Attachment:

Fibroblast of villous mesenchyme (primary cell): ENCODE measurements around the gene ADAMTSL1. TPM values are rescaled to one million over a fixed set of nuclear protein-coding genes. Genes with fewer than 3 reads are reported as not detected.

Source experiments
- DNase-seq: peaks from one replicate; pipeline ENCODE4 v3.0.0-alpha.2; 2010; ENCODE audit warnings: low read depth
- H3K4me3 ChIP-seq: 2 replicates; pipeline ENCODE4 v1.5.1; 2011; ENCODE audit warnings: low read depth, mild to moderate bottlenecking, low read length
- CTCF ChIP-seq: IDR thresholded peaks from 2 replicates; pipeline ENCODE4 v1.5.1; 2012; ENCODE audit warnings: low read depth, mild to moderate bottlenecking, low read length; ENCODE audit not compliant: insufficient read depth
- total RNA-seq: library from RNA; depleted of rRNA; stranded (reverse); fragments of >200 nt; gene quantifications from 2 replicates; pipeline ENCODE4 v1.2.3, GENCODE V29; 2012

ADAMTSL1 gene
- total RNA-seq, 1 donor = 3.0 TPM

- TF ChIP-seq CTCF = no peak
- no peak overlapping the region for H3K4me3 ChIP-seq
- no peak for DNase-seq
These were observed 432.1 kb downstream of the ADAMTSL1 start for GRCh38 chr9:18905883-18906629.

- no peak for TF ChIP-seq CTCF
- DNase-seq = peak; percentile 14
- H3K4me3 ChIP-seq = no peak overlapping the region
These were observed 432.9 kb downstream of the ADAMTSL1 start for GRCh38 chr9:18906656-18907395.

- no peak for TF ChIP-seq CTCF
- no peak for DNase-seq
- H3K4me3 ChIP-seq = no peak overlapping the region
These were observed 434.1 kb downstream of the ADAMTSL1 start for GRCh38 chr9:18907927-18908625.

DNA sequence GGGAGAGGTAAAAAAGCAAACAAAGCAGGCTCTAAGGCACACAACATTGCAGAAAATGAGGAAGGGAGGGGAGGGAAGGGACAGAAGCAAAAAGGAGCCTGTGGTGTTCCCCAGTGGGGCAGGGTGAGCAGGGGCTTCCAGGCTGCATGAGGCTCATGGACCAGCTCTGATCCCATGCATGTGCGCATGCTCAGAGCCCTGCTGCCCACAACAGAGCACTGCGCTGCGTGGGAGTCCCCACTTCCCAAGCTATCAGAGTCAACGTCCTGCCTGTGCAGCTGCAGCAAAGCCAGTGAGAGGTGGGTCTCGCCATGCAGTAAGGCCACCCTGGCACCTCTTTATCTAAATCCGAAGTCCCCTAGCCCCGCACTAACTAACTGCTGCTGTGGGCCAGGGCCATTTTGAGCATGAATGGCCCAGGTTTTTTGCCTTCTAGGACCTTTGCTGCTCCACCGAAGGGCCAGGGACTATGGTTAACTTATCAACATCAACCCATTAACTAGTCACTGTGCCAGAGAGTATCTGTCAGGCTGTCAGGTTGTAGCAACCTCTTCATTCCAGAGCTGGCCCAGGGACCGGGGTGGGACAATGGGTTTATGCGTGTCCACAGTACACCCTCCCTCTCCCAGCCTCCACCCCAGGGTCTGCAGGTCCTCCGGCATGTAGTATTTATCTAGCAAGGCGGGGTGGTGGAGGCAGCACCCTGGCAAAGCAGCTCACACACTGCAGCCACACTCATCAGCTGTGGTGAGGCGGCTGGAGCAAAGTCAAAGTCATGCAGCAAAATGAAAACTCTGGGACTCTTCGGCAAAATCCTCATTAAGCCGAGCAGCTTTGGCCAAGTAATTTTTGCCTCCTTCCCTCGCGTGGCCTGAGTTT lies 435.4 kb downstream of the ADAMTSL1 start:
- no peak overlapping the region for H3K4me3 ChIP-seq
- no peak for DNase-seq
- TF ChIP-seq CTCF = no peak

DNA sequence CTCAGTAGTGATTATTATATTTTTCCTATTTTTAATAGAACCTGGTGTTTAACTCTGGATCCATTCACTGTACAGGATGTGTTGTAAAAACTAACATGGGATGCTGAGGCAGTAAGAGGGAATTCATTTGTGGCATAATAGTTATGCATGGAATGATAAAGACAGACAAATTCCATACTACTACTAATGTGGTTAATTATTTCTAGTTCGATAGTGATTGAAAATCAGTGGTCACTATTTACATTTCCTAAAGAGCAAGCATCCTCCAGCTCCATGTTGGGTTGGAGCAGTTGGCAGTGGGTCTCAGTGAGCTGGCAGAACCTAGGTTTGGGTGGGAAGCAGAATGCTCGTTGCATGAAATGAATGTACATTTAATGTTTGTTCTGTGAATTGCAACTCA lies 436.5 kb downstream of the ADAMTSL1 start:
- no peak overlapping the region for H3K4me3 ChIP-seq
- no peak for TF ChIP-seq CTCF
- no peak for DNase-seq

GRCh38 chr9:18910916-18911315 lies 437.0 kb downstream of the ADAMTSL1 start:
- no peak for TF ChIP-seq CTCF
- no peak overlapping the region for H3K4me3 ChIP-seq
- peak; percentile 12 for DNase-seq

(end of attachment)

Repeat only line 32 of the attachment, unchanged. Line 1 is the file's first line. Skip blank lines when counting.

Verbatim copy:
- peak; percentile 12 for DNase-seq